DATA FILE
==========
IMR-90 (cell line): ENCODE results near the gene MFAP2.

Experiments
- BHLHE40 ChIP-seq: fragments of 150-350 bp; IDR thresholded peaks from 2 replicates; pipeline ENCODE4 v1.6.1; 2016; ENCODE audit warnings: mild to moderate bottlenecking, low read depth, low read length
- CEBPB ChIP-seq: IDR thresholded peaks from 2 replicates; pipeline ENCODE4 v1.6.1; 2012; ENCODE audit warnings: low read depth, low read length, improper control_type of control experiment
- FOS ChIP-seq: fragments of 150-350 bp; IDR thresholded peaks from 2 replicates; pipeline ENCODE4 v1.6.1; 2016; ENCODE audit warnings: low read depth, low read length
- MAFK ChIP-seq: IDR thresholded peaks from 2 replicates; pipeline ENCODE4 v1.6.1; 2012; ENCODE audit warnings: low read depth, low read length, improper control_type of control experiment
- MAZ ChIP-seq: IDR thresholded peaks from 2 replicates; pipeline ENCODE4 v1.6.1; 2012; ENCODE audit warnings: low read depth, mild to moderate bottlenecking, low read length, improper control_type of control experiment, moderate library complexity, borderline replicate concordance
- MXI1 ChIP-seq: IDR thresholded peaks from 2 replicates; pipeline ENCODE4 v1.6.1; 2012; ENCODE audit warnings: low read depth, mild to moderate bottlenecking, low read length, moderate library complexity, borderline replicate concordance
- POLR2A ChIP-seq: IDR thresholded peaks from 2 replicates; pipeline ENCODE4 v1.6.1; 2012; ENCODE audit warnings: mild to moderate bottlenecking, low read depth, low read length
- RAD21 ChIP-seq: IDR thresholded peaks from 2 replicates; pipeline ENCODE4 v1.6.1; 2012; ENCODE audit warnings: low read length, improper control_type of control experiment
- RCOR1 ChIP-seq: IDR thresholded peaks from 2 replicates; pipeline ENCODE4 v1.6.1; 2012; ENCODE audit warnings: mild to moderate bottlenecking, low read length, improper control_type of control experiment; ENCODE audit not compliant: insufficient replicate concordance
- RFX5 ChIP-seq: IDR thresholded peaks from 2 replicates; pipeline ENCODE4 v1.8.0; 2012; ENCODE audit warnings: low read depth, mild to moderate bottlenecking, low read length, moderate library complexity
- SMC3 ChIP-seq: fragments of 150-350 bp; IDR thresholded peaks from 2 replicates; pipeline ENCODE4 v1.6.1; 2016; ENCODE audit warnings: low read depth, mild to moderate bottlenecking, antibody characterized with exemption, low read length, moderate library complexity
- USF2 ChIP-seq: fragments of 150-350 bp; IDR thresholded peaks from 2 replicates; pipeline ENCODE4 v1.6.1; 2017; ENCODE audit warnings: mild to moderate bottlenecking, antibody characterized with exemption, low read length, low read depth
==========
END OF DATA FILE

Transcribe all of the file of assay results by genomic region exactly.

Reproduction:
IMR-90 (cell line): ENCODE results near the gene MFAP2.

Experiments
- BHLHE40 ChIP-seq: fragments of 150-350 bp; IDR thresholded peaks from 2 replicates; pipeline ENCODE4 v1.6.1; 2016; ENCODE audit warnings: mild to moderate bottlenecking, low read depth, low read length
- CEBPB ChIP-seq: IDR thresholded peaks from 2 replicates; pipeline ENCODE4 v1.6.1; 2012; ENCODE audit warnings: low read depth, low read length, improper control_type of control experiment
- FOS ChIP-seq: fragments of 150-350 bp; IDR thresholded peaks from 2 replicates; pipeline ENCODE4 v1.6.1; 2016; ENCODE audit warnings: low read depth, low read length
- MAFK ChIP-seq: IDR thresholded peaks from 2 replicates; pipeline ENCODE4 v1.6.1; 2012; ENCODE audit warnings: low read depth, low read length, improper control_type of control experiment
- MAZ ChIP-seq: IDR thresholded peaks from 2 replicates; pipeline ENCODE4 v1.6.1; 2012; ENCODE audit warnings: low read depth, mild to moderate bottlenecking, low read length, improper control_type of control experiment, moderate library complexity, borderline replicate concordance
- MXI1 ChIP-seq: IDR thresholded peaks from 2 replicates; pipeline ENCODE4 v1.6.1; 2012; ENCODE audit warnings: low read depth, mild to moderate bottlenecking, low read length, moderate library complexity, borderline replicate concordance
- POLR2A ChIP-seq: IDR thresholded peaks from 2 replicates; pipeline ENCODE4 v1.6.1; 2012; ENCODE audit warnings: mild to moderate bottlenecking, low read depth, low read length
- RAD21 ChIP-seq: IDR thresholded peaks from 2 replicates; pipeline ENCODE4 v1.6.1; 2012; ENCODE audit warnings: low read length, improper control_type of control experiment
- RCOR1 ChIP-seq: IDR thresholded peaks from 2 replicates; pipeline ENCODE4 v1.6.1; 2012; ENCODE audit warnings: mild to moderate bottlenecking, low read length, improper control_type of control experiment; ENCODE audit not compliant: insufficient replicate concordance
- RFX5 ChIP-seq: IDR thresholded peaks from 2 replicates; pipeline ENCODE4 v1.8.0; 2012; ENCODE audit warnings: low read depth, mild to moderate bottlenecking, low read length, moderate library complexity
- SMC3 ChIP-seq: fragments of 150-350 bp; IDR thresholded peaks from 2 replicates; pipeline ENCODE4 v1.6.1; 2016; ENCODE audit warnings: low read depth, mild to moderate bottlenecking, antibody characterized with exemption, low read length, moderate library complexity
- USF2 ChIP-seq: fragments of 150-350 bp; IDR thresholded peaks from 2 replicates; pipeline ENCODE4 v1.6.1; 2017; ENCODE audit warnings: mild to moderate bottlenecking, antibody characterized with exemption, low read length, low read depth